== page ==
Bedrock landsliding, including the formation of landslide dams, is a predominant geomorphic process in steep landscapes. Clarifying the importance of hydrologic and seismic mechanisms for triggering deep‐seated landslides remains an ongoing effort, and formulation of geomorphic metrics that predict dam preservation is crucial for quantifying secondary landslide hazards. Here, we identify >200 landslide‐dammed lakes in western Oregon and utilize dendrochronology and enhanced14C dating (“wiggle matching”) of “ghost forests” to establish slope failure timing at 20 sites. Our dated landslide dataset reveals bedrock landsliding has been common since the last Cascadia Subduction Zone earthquake in January 1700 AD. Our study does not reveal landslides that date to 1700 AD. Rather, we observe temporal clustering ofat leastfour landslides in the winter of 1889/1890 AD, coincident with a series of atmospheric rivers that generated one of the largest regionally recorded floods. We use topographic and field analyses to assess the relation between dam preservation and topographic characteristics of the impounded valleys. In contrast to previous studies, we do not observe systematic scaling between dam size and upstream drainage area, though dam stability indices for our sites correspond with “stable” dams elsewhere. Notably, we observe that dams are preferentially preserved at drainage areas of ∼1.5 to 13 km2and valley widths of ∼25 to 80 m, which may reflect the reduced downstream influence of debris flows and the accumulation of mature conifer trees upstream from landslide‐dammed lake outlets. We suggest that wood accumulation upstream of landslide dams tempers large stream discharges, thus inhibiting dam incision.

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  9. Abstract

    Climate‐driven thawing of Arctic permafrost renders its vast carbon reserves susceptible to microbial degradation, serving as a potentially potent positive feedback hidden within the climate system. While seemingly intuitive, the relationship between thermally driven permafrost losses and organic carbon (OC) export remains largely unexplored in natural settings. Filling this knowledge gap, we present down‐core bulk and compound‐specific radiocarbon records of permafrost change from a sediment core taken within the Alaskan Colville River delta spanning the lastc. 2,700 years. Fingerprinted by significantly older radiocarbon ages of bulk OC and long‐chain fatty acids, these data expose a thermally driven increase in permafrost OC export and/or deepening of mobilizable permafrost layers over the lastc. 160 years after the Little Ice Age. Comparison of OC content and radiocarbon data between recent and Roman warming episodes likely implies that the rate of warming, alongside the prevailing boundary conditions, may dictate the ultimate fate of the Arctic's permafrost inventory. Our findings highlight the importance of leveraging geological records as archives of Arctic permafrost mobilization dynamics with temperature change.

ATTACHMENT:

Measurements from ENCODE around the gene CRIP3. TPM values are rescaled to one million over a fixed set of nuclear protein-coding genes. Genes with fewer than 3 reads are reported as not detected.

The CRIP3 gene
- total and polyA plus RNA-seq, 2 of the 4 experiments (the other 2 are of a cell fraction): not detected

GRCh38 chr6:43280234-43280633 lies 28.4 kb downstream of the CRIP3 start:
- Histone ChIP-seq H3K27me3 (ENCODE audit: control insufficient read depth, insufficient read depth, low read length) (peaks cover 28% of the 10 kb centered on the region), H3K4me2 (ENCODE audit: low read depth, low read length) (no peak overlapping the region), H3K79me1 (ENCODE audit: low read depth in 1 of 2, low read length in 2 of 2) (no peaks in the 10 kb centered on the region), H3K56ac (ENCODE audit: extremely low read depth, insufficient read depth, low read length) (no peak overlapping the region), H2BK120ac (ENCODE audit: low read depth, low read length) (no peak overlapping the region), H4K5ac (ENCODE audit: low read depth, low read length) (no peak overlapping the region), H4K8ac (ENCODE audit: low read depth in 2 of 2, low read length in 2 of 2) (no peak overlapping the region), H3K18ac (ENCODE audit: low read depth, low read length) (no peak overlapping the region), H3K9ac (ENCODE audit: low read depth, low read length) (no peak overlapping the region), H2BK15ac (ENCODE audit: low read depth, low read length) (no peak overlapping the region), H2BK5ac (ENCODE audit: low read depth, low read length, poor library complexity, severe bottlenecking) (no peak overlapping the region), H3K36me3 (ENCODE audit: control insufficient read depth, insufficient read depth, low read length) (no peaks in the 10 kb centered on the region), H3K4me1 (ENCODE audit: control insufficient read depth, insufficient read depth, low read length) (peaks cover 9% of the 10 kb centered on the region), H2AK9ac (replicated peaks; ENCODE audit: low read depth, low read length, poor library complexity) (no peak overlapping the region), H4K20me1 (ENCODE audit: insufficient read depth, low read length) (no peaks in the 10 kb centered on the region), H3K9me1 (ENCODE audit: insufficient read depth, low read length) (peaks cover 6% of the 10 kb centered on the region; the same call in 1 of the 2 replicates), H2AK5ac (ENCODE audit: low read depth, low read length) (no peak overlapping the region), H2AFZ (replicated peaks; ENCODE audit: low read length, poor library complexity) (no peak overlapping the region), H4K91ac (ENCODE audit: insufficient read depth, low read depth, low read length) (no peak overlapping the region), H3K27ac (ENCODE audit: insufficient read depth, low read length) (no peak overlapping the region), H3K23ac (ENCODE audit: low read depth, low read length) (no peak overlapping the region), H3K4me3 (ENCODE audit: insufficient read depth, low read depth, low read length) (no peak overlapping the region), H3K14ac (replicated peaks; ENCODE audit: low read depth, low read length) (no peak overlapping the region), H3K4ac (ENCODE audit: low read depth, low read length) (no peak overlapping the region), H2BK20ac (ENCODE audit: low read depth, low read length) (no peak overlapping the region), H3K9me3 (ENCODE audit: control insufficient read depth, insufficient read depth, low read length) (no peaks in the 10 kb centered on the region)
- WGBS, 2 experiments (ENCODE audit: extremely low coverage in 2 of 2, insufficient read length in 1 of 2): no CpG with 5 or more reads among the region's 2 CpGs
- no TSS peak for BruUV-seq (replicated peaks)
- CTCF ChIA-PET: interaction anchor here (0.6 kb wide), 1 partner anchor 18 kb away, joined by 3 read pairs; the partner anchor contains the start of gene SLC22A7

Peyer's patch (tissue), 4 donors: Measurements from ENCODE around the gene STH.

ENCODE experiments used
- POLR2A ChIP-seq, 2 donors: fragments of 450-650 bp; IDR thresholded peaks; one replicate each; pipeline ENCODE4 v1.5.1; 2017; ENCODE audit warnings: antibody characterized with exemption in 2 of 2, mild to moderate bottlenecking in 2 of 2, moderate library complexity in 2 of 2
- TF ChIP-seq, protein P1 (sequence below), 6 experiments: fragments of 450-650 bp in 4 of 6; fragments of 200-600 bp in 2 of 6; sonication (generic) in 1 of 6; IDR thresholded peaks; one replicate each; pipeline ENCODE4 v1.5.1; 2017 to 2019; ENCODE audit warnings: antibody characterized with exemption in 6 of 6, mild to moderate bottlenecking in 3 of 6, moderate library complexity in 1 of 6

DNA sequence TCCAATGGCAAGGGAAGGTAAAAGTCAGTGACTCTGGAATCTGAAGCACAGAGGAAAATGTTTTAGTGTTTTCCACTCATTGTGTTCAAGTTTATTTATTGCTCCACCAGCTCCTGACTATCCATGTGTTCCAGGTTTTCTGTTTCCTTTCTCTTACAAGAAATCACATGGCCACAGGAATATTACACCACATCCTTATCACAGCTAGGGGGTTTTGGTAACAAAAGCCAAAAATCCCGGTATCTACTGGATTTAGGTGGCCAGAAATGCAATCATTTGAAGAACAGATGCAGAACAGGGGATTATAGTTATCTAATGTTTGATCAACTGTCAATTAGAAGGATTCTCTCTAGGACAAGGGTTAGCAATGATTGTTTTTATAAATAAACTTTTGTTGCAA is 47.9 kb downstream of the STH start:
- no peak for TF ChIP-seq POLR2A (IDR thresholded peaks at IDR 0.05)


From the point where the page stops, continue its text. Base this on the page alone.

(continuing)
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  10. Abstract

    The extent to which terrestrial organic matter supports aquatic consumers remains uncertain because factors regulating resource flows are poorly understood. We sampled 12 lakes throughout the Sierra Nevada (California, USA) spanning large gradients in elevation and size to evaluate how watershed attributes and lake morphometry influence resource flows to lake carbon pools and zooplankton. We found that the size and composition of carbon pools in lakes were often more strongly determined by watershed or lake features rather than by elevational position. Using three different tracers of resource origin (δ13C, Δ14C, C:N ratio), we found terrestrial contributions to most lake resource pools (dissolved organic carbon, particulate organic matter (POM), sediments) and pelagic consumers (zooplankton) were more strongly related to local‐scale watershed features such as vegetation cover or watershed area: lake area rather than to elevation. Landscape patterns in multiple tracers indicated consistent contribution of within‐lake C sources to bulk resource pools across elevations (POM, sediments, zooplankton). δ13C‐enrichment of lake C pools and overlap with δ13C of terrestrial resources can arise due to reduced fractionation of13C by phytoplankton under CO2limitation, therefore we recommend careful consideration of potential environmental drivers when interpreting among‐lake patterns in δ13C. Our findings emphasize the importance of local‐scale variation in mediating terrestrial contributions to lake food webs.